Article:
Ludwig Tuman is an international award winning composer and a performing pianist. He is also active as a producer, teaching artist, and writer.
The Choral Tales Project:
Ludwig serves as Founder/Artistic Director and Composer for "Choral Tales," a project that brings together an expanding circle of artists, uniting choral music and narrative dance in a celebration of uplifting folk tales from around the world.
2019 - Choral Tales music by Ludwig Tuman was selected for worldwide broadcast on World Radio Day, an annual event sponsored by UNESCO in partnership with the European Broadcast Union and many other broadcast unions around the world. The music was part of a package distributed by the event's organizers to some 2,000 participating radio stations in over 100 countries. 2019 - All 3 Choral Tales pieces selected as Semi-Finalists in two separate Categories - Choral Music Composition and Music for Film/Dance - in The American Prize, a prestigious national competition in the performing arts. 2018 - Grant for creative work from Build a Better World Foundation 2017 - Luxembourg Peace Prize, awarded to Club of Budapest, in which Ludwig participates as a composer 2017 - Grant for creative work from Nora Betyousef Foundation 2016 - Original choral work selected for performance by Chamber Choir of CSU, Long Beach 2015 - Commissions for creative work in the Choral Tales Project 2014 - Grant for creative work from The Arts Collaborative (California) 2014 - Grant for creative work from Wings to the Spirit Foundation (Florida) 2013 - Grant for creative work from Artists Building Capacity as World Citizens (New Hampshire)
His work, 14 Variations for Piano, won top honors in the Concorso Counterpoint-Italy, an international competition based in New York. The competition seeks to enrich “the contemporary dialogue with outstanding works that enhance a developing international musical language.”
Winning compositions were selected from a wide field of submissions from composers living in four continents.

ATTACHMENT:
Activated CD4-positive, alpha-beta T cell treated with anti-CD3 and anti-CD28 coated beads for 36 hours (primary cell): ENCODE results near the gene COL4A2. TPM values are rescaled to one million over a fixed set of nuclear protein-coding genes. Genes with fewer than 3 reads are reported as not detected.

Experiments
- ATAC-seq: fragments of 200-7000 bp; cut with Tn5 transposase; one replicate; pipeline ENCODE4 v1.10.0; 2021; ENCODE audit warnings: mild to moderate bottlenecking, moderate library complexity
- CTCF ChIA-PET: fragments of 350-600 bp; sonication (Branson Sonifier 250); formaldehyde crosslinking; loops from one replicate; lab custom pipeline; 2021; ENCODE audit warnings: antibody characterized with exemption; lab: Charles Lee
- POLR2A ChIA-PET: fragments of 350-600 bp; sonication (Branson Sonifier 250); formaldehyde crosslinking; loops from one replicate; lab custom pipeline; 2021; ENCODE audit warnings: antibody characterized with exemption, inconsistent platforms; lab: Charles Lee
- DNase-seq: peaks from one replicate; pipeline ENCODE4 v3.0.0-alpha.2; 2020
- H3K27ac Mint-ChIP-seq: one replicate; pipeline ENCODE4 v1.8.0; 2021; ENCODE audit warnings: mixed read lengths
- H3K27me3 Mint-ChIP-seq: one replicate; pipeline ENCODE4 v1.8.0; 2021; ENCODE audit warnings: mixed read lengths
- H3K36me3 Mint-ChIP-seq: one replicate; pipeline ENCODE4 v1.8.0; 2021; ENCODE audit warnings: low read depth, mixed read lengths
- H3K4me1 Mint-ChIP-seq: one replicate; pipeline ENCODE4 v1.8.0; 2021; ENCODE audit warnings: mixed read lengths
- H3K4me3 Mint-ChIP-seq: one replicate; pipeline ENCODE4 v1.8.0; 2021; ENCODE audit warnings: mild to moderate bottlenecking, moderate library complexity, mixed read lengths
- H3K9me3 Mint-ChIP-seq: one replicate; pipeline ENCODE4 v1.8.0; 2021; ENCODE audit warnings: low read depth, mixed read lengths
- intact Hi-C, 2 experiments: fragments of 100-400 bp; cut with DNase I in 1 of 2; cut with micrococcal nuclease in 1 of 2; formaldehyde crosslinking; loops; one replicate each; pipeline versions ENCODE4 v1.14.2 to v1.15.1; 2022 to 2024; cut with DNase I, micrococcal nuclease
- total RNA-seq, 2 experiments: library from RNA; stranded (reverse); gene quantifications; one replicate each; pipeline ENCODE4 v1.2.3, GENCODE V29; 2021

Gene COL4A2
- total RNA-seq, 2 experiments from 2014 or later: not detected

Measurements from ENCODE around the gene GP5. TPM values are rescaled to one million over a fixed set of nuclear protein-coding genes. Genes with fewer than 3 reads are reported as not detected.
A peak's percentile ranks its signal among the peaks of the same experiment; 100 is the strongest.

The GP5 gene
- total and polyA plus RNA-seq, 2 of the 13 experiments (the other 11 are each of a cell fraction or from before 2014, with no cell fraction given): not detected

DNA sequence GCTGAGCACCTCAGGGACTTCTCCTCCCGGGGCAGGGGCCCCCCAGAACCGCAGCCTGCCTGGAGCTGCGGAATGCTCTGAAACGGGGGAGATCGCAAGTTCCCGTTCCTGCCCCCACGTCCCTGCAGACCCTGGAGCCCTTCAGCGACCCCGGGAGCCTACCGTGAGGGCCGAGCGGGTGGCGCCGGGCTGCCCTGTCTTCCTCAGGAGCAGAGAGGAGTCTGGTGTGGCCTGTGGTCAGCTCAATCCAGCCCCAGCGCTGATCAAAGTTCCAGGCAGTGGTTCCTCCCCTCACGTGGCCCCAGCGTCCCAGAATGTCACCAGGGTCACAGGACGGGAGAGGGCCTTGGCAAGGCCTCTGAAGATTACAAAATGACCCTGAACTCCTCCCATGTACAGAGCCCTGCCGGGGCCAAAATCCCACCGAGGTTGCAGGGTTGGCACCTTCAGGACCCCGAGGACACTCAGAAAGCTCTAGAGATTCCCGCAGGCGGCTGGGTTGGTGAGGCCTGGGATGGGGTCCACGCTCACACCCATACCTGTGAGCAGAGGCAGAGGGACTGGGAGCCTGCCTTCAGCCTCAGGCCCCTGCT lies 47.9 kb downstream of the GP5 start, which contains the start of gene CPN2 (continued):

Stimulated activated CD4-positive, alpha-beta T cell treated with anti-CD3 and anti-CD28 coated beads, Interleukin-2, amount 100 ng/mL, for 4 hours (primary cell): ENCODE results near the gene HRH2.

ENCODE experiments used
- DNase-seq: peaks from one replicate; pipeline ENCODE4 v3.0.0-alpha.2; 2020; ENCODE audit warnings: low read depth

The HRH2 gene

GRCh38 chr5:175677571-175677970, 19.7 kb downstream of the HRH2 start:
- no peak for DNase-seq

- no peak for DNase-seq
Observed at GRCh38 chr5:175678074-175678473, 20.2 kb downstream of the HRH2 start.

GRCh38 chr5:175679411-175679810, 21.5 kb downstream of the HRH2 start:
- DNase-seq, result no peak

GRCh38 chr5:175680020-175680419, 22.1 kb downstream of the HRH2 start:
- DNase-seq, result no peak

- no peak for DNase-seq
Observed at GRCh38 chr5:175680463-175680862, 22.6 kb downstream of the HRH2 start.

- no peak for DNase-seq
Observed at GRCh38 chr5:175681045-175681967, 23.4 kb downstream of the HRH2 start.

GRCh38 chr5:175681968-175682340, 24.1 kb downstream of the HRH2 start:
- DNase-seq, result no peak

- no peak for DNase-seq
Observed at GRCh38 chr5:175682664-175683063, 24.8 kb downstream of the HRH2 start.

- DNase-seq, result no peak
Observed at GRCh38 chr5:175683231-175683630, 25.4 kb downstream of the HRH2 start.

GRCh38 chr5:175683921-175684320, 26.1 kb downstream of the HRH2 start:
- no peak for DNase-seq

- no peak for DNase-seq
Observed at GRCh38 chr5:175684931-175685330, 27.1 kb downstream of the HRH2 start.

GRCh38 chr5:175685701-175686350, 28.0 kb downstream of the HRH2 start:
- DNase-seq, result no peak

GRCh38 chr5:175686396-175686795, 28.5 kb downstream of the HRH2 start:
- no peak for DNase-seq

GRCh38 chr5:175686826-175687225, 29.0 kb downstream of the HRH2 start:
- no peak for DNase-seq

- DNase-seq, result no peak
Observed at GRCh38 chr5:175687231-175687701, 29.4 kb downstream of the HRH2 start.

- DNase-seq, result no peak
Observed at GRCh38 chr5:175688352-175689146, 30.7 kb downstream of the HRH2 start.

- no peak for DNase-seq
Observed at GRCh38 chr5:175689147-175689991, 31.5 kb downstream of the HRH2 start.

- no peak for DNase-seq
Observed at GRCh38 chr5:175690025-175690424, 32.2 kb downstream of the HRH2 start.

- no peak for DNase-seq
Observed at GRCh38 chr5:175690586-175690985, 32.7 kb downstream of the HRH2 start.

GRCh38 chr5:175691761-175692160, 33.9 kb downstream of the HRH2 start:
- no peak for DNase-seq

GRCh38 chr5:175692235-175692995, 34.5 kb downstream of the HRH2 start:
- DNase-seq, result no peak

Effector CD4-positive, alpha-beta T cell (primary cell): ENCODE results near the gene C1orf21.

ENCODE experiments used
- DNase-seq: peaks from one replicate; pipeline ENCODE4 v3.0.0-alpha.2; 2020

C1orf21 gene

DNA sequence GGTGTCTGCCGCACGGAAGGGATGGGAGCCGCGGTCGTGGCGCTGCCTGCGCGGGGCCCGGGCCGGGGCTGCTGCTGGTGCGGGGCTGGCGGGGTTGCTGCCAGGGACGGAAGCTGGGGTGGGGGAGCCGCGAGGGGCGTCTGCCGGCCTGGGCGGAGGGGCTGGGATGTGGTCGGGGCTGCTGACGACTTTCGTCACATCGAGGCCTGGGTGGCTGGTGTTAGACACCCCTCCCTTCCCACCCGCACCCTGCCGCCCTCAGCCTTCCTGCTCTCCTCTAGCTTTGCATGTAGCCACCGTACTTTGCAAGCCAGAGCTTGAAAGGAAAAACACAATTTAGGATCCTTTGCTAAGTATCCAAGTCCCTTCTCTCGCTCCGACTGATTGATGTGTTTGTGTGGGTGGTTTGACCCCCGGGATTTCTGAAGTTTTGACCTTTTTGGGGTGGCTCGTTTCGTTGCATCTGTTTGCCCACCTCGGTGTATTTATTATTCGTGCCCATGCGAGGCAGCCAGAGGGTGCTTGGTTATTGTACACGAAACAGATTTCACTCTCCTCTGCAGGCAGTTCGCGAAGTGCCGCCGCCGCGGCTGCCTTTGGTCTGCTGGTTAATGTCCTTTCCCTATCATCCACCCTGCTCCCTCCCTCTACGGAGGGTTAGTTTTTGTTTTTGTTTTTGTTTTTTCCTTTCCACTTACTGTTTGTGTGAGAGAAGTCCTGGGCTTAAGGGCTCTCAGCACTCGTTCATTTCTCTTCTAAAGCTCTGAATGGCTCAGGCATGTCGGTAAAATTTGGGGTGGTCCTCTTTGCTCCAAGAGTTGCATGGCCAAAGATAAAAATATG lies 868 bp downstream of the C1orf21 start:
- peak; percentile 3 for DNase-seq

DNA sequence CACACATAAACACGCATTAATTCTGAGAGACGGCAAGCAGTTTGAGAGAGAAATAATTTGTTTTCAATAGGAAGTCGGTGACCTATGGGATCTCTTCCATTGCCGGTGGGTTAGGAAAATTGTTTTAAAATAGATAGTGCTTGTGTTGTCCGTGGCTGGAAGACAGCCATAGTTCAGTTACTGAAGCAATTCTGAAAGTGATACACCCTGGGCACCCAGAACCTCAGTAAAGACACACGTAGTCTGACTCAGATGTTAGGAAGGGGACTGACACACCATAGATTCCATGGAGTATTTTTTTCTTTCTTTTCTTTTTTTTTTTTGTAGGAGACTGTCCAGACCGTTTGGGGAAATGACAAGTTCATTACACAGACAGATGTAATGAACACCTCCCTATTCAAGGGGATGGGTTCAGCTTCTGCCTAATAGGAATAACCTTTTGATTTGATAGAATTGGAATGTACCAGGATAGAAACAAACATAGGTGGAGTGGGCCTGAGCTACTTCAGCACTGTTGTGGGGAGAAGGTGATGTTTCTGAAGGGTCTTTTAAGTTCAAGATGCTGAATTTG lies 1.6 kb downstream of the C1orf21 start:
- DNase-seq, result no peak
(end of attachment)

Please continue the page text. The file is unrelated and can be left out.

In recognition of the award, the Variations for Piano were premiered in New York.
As a composer, Ludwig Tuman has written for varied media, including orchestra, chorus, chamber, and solo. He is a long-standing member of ASCAP (American Society of Composers, Authors and Publishers). He studied composition under Darius Milhaud in Aspen, Leon Kirschner at Harvard, and Roger Nixon in San Francisco. He also studied the piano under the internationally recognized artists Adolf Baller (who toured with violinist Yehudi Menuhin) and Istvan Nadas, himself a prized piano pupil of Bartok. His degrees in music composition are from Harvard (B.A. cum laude) and San Francisco State University (M.A.). He is a former faculty member of the Chicago Conservatory College, where he designed and taught courses in composition, theory, and non-Western music. One of his courses, surveying the extensive influence of the music of Africa on that of North and South America, featured a series of guest lecturers, including jazz legend Dizzy Gillespie.
Ludwig Tuman is one of a growing number of contemporary composers whose perspective views the earth as a whole, and the diverse arts and cultures of the world as organically related to one another. The attraction such composers feel to musical cultures of various continents and historical periods has led them to selectively blend, in their compositions, musical elements from a variety of origins. The presence of such elements in Ludwig Tuman's works is sometimes overt, sometimes subtle. An example of the latter is "Awakening," a work for chamber orchestra, which can be viewed and heard as an mp3 file on this web site (see link below, marked "Awakening").
While composed in an atonal idiom, "Awakening" contains hints of the classical music of Java, the raga of India, the baroque concerto grosso, and other sources that attentive listening will discover, blended together within a coherent artistic statement. "Awakening" is not program music in the sense of following a specific story line. However, as its title suggests, the music does evoke a movement from darkness into light, from dreams to consciousness. Listeners have described their experience of listening to it in terms of an individual awakening, nature's revival after winter, creatures evolving over eons, or an entire world spinning into the morning.
Ludwig's works range widely in style, from renaissance choral pieces, to ragtime for four hands, to songs blending the classical Lieder with the harp and other folk instruments of South America.
Ludwig's works have been presented in numerous venues in Europe, the USA, South America, and on television, as well as on radio broadcasts in dozens of countries worldwide.
He is also a music producer and the former owner of a professional production facility, where he created and produced music for television. As a private teacher, he has worked with a wide range of students in composition, theory, film scoring and piano. Some of his students have gone on to produce their own albums. He is the author of a book, several published articles on the arts, and is an experienced choral director.